The Meteorological Agency has an early warning system that, using data from seismographs scattered across Japan, enables it to provide advance warning of the estimated intensity and timing of a major quake. The warning for Friday's quake was issued six minutes before it struck, according to an unnamed official from the Meteorological Agency who spoke on national television more than an hour after the quake.
The magnitude-9.0 earthquake and ensuing tsunami that slammed into northeastern Japan on March 11, 2011, killed or left missing some 19,000 people, devastating much of the coast. checks after the
Last year's earthquake and tsunami also caused meltdowns at the Fukushima Dai-Ichi nuclear plant in the worst nuclear disaster since the Chernobyl in 1986.
Immediately following Friday's quake, there were no problems at any of the nuclear plants operated by Fukushima Dai-Ichi operator Tokyo Electric Power Co., said a TEPCO spokesman, Takeo Iwamoto. Only two of Japan's 50 nuclear plants are currently operating; the rest have been shut down for maintenance and safety checks while the country re-examines the future of nuclear power there.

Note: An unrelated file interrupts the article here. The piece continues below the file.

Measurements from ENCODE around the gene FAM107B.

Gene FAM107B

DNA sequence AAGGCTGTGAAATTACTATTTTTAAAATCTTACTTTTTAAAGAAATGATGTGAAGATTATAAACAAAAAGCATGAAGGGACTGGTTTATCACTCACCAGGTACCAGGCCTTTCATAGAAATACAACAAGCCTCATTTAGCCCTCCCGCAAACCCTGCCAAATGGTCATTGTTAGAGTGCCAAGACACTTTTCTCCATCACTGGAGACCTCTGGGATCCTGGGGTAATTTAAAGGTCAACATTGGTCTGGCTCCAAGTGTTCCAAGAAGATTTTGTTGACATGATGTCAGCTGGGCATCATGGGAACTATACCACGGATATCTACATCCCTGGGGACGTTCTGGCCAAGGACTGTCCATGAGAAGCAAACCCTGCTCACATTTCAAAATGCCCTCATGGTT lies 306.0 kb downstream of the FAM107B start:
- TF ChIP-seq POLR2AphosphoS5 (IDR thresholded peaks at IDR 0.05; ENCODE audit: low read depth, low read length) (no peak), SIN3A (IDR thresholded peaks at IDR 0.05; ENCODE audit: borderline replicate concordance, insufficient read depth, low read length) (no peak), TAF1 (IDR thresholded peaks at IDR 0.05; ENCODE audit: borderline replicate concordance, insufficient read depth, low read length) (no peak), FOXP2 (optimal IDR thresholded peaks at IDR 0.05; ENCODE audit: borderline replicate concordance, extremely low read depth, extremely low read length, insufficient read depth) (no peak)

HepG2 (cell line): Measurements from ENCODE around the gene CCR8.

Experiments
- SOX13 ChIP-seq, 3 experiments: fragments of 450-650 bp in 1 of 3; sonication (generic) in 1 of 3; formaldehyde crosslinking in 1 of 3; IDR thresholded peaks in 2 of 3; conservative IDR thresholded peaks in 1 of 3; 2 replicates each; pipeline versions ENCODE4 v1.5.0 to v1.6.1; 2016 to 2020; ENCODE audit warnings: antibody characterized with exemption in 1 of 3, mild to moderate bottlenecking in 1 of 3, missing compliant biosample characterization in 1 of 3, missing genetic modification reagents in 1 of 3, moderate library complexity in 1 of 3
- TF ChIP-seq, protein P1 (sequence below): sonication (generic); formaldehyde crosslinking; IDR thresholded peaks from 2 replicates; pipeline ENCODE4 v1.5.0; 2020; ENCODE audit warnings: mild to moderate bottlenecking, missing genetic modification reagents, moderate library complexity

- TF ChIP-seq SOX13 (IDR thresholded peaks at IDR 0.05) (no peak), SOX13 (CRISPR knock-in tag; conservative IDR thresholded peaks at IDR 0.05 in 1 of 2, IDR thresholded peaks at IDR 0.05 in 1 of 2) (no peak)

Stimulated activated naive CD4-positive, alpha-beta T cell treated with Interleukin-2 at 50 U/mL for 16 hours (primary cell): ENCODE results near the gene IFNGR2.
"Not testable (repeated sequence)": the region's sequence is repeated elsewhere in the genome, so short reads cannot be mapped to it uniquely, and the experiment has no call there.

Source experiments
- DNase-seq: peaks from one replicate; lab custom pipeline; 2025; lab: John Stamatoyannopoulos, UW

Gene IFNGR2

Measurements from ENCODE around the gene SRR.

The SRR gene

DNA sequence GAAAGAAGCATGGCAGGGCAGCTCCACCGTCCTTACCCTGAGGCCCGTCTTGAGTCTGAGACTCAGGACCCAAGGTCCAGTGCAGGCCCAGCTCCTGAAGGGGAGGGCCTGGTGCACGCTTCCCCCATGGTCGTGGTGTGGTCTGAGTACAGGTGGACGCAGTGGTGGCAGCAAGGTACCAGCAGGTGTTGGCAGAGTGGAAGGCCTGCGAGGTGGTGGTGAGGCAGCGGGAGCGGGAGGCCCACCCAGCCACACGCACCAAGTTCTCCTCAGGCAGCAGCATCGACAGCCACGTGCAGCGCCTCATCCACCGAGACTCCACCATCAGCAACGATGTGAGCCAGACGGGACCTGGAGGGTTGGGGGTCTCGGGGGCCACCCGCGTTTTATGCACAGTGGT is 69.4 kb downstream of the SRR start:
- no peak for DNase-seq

All Nippon Airways spokesman Takuya Taniguchi said government officials were checking on the runways at Sendai airport. The two jets that were in the air went to other airports and all seven flights scheduled to go to Sendai for the day were cancelled, he said.
Associated Press writer Yuri Kageyama contributed to this report.